It's not necessary to worry about the SPI module using up a timer. A bigger issue is that most controller's slave peripherals are not designed to make them behave in the ways that most non-processor slave devices work. On a bidirectional SPI connection using a typical slave peripheral, the time between when the master releases /CS and when it reasserts it, the time between when it asserts /CS and when starts clocking data, and the time between when the master finishes clocking one byte and when it starts to clock the next byte, must all be greater than the worst-case time for the slave's controller to respond to those events. There's no way for the master to find out when the slave is ready for something; instead, the master must blindly wait some length of time, and the must always handle each event within that time frame.
Because of these timing requirements, designing reliable SPI slave devices is often annoyingly difficult. If other interrupts have priority over SPI-related interrupts (including rising-edge and falling-edge detect on /CS), it may be difficult to ensure that SPI events are always handled fast enough to meet the worst-case timing constraint. If the SPI interrupts have priority, it may be difficult to avoid having SPI communications cause timing jitter in those other interrupts.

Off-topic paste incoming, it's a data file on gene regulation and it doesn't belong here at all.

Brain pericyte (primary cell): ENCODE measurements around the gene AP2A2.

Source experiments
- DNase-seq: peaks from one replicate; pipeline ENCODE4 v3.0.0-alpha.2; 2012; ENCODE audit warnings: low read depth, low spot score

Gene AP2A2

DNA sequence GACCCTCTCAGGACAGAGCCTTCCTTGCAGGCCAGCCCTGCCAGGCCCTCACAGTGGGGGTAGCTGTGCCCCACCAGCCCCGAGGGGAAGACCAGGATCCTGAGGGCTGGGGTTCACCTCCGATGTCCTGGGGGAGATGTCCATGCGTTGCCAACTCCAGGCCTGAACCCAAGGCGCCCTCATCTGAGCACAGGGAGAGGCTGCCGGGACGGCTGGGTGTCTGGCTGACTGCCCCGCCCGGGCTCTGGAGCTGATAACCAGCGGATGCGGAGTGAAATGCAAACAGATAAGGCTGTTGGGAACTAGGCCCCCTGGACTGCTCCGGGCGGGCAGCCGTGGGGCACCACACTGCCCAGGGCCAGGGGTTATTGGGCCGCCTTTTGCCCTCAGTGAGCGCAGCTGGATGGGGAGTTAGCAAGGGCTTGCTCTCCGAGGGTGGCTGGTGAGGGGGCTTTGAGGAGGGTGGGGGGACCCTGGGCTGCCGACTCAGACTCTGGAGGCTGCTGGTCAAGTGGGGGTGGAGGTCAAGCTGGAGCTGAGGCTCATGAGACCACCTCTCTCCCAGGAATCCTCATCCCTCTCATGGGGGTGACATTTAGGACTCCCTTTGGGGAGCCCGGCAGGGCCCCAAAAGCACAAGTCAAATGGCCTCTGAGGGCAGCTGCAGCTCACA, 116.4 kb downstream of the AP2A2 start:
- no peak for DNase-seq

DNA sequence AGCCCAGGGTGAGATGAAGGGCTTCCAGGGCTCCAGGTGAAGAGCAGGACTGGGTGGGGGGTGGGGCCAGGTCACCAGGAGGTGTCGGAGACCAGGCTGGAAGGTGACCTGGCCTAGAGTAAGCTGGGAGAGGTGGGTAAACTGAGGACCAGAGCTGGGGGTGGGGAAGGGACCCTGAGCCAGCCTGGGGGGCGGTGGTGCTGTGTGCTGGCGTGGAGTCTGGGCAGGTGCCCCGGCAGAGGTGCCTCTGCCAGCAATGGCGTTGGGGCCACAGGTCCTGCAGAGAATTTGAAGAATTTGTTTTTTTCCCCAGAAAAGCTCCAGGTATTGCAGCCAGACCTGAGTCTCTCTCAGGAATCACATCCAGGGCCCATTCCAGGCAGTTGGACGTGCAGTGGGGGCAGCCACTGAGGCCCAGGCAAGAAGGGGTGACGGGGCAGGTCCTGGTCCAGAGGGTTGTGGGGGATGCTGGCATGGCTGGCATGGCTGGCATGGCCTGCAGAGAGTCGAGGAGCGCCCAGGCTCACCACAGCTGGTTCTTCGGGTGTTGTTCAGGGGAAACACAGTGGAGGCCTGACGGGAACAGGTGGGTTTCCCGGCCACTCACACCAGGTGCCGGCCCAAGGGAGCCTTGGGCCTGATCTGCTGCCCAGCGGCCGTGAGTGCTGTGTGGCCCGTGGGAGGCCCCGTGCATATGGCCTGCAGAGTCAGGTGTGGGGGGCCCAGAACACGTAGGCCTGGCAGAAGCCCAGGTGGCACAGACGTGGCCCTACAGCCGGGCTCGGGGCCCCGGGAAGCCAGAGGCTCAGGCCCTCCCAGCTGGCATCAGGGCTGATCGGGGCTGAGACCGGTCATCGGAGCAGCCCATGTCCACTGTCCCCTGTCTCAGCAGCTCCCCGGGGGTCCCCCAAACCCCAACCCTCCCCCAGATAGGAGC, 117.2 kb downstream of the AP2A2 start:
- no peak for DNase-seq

Personally, I don't think there's any particular reason chip vendors shouldn't be able to design SPI peripherals that would allow the master to ask at any time whether a slave was ready for more communications, without needing any blind delays, but I'm unaware of any which do.